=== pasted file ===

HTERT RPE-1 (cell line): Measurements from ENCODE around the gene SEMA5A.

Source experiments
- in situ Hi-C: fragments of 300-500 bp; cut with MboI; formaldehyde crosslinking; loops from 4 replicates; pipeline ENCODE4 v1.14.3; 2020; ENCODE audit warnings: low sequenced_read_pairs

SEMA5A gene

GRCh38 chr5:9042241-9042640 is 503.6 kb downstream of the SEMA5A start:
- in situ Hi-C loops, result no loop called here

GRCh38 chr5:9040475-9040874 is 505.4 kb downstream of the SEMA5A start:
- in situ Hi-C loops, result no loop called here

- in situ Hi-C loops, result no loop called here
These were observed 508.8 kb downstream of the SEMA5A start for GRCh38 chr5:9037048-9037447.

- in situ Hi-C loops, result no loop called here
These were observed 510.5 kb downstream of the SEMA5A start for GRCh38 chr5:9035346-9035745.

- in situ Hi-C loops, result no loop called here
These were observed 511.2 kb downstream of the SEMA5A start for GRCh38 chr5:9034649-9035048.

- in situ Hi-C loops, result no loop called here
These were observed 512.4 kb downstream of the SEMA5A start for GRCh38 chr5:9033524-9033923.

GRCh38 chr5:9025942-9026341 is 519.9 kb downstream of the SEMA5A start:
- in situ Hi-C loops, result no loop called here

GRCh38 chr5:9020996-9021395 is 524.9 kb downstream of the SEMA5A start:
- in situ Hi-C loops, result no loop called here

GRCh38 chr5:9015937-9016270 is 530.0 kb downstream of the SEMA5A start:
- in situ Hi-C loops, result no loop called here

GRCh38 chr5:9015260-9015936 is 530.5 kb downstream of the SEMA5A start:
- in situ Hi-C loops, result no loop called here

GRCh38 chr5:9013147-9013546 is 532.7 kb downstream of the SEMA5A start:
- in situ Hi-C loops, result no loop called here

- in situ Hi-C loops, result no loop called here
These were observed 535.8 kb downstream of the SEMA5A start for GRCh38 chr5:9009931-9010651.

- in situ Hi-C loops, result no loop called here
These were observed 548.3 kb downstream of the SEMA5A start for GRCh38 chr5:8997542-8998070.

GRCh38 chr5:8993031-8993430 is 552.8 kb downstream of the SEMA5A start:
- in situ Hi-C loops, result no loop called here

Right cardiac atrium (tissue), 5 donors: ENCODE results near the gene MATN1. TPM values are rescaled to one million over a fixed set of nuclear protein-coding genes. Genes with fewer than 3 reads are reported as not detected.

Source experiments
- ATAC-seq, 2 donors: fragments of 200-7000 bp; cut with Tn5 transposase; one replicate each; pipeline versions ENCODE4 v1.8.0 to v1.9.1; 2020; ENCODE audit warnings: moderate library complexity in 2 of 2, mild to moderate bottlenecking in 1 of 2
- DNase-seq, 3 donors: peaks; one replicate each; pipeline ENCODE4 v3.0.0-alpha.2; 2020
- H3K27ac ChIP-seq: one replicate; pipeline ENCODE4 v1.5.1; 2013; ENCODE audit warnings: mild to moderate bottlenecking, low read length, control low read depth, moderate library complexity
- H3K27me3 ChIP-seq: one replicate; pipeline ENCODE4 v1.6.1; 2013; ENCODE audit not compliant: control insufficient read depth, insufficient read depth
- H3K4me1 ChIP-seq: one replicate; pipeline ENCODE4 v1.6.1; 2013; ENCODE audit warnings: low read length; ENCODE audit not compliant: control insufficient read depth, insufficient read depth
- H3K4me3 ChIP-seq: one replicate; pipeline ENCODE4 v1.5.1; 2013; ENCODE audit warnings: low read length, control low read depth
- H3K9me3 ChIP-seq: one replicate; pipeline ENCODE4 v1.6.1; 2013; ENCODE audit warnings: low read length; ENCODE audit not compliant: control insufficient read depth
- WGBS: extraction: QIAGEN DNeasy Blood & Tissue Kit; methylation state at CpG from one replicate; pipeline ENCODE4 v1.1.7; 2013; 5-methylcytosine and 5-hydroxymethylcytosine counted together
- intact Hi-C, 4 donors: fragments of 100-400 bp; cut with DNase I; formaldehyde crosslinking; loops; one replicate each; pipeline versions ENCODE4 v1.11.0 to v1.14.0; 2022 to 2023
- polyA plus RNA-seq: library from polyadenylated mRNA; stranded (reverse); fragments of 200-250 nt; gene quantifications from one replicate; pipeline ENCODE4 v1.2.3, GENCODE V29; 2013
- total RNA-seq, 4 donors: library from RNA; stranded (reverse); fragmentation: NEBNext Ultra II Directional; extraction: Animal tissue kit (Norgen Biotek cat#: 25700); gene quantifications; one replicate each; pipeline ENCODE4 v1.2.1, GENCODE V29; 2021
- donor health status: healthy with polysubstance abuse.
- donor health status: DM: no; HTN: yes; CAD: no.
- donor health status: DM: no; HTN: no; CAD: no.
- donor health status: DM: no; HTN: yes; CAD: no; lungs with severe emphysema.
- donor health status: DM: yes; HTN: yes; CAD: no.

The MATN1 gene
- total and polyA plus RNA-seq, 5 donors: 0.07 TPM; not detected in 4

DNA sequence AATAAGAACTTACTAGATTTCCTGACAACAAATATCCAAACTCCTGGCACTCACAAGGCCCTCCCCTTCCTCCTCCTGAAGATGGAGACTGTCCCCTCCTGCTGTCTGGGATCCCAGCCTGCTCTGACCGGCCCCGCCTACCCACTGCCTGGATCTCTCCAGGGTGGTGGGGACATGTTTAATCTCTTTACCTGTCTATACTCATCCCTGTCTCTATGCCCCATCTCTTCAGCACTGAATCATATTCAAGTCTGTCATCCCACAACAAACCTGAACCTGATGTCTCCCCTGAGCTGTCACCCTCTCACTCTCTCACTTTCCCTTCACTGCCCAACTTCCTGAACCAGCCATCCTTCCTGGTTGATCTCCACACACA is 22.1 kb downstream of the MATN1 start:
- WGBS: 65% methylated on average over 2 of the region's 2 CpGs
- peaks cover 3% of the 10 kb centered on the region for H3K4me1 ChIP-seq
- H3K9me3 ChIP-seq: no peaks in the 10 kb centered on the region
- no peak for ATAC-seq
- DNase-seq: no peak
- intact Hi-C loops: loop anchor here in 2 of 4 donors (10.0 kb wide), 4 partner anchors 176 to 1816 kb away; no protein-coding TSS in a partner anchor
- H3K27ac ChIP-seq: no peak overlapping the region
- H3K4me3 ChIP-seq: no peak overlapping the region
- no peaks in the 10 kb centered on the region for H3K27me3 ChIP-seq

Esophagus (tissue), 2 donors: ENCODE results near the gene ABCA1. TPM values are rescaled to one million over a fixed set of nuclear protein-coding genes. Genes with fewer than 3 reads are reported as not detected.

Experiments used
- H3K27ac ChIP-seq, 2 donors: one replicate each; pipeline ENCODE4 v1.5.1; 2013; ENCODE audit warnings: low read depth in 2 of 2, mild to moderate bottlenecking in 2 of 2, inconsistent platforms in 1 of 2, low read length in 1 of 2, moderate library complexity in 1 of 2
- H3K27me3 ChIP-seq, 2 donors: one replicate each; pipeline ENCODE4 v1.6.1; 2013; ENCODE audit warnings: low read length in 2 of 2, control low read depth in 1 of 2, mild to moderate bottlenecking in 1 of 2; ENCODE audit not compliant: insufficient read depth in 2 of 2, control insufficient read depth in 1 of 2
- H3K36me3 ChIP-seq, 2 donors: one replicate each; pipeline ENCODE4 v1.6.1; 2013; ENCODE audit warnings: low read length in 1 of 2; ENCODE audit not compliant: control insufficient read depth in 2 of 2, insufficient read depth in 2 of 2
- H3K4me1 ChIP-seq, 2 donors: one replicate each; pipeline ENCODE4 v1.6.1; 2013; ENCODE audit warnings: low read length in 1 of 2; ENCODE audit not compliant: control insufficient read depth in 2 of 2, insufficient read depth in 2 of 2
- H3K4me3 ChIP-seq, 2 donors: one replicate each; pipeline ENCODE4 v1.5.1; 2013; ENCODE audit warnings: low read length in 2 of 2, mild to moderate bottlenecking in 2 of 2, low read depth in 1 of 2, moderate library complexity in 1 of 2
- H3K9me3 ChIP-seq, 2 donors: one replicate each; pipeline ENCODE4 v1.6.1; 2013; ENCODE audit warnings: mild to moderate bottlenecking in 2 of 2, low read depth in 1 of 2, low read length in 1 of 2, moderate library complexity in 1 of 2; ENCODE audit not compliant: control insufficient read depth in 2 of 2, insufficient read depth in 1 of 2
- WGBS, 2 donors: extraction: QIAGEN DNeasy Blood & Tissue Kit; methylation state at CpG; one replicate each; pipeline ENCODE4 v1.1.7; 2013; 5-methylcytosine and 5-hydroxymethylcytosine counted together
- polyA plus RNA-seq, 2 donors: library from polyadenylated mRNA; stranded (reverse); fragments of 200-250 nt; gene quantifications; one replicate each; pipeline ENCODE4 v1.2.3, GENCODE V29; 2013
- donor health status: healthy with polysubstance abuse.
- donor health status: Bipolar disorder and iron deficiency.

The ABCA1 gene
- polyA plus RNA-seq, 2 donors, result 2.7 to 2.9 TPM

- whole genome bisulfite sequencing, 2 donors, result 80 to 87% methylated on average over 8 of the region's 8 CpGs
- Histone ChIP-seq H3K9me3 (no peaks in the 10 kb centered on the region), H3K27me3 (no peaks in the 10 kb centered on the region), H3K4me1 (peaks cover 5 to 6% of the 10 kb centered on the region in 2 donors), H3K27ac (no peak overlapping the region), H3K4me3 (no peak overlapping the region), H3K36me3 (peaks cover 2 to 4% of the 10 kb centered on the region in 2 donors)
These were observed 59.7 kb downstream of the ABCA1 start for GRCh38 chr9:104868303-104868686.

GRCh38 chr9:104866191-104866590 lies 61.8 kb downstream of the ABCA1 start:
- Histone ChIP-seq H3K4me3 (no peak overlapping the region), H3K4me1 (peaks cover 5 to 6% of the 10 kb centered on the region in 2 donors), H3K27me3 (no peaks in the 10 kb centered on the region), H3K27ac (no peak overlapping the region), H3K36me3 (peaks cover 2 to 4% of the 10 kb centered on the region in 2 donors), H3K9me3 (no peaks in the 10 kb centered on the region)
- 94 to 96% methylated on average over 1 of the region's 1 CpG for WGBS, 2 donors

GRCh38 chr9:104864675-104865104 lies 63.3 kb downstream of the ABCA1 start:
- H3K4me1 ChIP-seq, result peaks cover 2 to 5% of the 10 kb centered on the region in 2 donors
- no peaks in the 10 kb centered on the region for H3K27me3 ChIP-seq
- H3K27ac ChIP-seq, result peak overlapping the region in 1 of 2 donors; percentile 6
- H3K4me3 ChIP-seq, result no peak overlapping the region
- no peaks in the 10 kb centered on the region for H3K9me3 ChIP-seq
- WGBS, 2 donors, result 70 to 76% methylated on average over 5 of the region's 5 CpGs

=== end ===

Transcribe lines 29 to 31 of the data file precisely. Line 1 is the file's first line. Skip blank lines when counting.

- in situ Hi-C loops, result no loop called here
These were observed 548.3 kb downstream of the SEMA5A start for GRCh38 chr5:8997542-8998070.

GRCh38 chr5:8993031-8993430 is 552.8 kb downstream of the SEMA5A start: